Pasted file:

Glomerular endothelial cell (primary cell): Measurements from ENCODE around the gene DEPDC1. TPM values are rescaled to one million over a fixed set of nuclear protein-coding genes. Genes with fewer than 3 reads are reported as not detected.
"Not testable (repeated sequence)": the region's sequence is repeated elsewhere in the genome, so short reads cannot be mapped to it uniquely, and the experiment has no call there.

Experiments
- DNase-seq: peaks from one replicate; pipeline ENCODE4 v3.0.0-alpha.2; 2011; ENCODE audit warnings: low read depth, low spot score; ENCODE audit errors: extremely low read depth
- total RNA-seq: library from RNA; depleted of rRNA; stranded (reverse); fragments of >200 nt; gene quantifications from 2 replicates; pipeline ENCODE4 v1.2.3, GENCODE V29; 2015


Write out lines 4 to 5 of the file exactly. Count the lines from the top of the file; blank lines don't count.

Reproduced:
- DNase-seq: peaks from one replicate; pipeline ENCODE4 v3.0.0-alpha.2; 2011; ENCODE audit warnings: low read depth, low spot score; ENCODE audit errors: extremely low read depth
- total RNA-seq: library from RNA; depleted of rRNA; stranded (reverse); fragments of >200 nt; gene quantifications from 2 replicates; pipeline ENCODE4 v1.2.3, GENCODE V29; 2015